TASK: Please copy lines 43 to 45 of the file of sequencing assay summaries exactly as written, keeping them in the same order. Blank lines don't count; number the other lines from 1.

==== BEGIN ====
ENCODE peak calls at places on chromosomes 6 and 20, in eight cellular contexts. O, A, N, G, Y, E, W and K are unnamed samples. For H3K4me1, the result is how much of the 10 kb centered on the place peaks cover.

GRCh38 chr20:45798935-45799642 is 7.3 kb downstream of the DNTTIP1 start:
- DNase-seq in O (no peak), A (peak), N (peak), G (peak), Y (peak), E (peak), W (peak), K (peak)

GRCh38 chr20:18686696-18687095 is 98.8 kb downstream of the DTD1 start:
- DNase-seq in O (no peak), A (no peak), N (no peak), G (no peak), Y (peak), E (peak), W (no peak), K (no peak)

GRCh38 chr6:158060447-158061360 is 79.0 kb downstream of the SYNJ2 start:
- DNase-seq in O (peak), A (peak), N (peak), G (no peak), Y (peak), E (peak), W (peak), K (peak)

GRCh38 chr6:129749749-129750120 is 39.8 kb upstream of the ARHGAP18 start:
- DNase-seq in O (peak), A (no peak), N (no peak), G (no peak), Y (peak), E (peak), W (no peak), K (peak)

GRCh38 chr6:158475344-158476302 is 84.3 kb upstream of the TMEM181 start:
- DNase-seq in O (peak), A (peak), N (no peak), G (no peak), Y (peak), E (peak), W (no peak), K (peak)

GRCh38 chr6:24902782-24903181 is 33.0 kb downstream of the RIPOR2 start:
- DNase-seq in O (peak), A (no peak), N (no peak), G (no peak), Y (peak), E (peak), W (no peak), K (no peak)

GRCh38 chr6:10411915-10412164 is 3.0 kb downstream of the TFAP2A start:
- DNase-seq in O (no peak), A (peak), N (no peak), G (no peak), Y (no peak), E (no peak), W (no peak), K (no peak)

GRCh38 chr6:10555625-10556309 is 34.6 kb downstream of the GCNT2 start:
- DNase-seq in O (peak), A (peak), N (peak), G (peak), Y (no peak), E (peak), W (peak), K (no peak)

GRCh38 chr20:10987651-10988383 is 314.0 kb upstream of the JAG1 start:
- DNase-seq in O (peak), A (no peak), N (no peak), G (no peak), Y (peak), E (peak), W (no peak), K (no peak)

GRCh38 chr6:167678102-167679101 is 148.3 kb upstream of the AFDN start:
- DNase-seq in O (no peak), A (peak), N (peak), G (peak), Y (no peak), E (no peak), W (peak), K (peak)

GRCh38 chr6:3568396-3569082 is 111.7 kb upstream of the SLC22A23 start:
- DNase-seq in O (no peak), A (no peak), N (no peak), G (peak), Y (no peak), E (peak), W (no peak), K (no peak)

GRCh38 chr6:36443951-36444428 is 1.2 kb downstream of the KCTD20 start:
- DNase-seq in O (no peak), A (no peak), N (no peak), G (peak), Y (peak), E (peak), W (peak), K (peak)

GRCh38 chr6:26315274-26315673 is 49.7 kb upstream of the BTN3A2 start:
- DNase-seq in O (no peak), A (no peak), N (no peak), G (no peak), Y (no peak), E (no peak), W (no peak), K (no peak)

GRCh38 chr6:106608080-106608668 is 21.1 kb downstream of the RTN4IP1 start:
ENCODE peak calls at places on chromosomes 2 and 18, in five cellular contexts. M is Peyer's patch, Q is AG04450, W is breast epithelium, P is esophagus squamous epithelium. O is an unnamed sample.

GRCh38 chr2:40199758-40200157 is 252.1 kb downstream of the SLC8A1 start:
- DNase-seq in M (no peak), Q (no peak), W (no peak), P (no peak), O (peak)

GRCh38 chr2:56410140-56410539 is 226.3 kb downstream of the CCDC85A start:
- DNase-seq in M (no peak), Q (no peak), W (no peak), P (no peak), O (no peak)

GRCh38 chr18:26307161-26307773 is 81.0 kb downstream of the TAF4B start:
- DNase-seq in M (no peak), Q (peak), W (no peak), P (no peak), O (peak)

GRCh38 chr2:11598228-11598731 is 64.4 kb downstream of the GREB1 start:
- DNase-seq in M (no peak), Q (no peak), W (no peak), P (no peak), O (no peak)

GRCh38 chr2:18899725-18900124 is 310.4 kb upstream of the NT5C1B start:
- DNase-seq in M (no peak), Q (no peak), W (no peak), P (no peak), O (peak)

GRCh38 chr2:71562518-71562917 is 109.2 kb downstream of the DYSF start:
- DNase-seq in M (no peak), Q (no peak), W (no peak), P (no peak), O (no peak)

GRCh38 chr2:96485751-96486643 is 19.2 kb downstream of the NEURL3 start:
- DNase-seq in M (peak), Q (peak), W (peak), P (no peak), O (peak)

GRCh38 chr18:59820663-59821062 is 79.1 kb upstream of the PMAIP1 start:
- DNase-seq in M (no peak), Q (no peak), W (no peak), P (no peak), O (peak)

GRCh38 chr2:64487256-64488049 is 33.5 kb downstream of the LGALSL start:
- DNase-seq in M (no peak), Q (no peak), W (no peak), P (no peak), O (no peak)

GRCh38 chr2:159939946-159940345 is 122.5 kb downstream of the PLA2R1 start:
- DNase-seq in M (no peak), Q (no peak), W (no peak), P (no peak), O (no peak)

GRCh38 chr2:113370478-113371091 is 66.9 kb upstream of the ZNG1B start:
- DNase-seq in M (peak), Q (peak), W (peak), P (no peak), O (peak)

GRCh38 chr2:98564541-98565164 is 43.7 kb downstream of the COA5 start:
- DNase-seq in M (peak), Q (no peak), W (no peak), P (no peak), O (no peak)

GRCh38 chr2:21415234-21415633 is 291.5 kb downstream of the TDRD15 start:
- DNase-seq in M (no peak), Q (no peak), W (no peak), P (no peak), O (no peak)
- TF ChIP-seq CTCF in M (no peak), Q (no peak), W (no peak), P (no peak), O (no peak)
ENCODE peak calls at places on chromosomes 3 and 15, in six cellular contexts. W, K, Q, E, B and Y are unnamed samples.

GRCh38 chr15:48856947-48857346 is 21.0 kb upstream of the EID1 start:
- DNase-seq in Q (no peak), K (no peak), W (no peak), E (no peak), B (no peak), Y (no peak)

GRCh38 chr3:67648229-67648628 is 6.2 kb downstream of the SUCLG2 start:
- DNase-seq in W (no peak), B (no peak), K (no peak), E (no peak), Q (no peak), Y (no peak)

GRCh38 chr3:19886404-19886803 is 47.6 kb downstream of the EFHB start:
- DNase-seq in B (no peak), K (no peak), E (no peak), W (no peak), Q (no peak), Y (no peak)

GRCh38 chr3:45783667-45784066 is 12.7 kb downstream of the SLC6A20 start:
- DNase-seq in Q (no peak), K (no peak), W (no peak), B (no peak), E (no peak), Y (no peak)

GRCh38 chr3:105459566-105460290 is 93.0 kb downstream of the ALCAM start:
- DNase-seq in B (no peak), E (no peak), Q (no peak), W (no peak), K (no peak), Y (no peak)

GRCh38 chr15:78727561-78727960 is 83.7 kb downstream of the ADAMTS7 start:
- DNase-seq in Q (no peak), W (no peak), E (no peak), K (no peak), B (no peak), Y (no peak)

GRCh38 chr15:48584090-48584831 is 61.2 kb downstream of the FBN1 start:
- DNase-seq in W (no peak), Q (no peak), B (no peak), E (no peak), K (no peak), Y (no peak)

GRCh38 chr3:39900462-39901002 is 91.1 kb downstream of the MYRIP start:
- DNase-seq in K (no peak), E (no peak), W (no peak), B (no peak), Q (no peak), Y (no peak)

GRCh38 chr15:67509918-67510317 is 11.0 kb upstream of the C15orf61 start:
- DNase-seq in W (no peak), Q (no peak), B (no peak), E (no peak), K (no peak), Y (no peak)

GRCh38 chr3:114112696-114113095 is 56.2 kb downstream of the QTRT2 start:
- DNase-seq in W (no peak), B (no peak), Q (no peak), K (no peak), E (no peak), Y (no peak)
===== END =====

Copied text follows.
- DNase-seq in M (peak), Q (peak), W (peak), P (no peak), O (peak)

GRCh38 chr18:59820663-59821062 is 79.1 kb upstream of the PMAIP1 start:
- DNase-seq in M (no peak), Q (no peak), W (no peak), P (no peak), O (peak)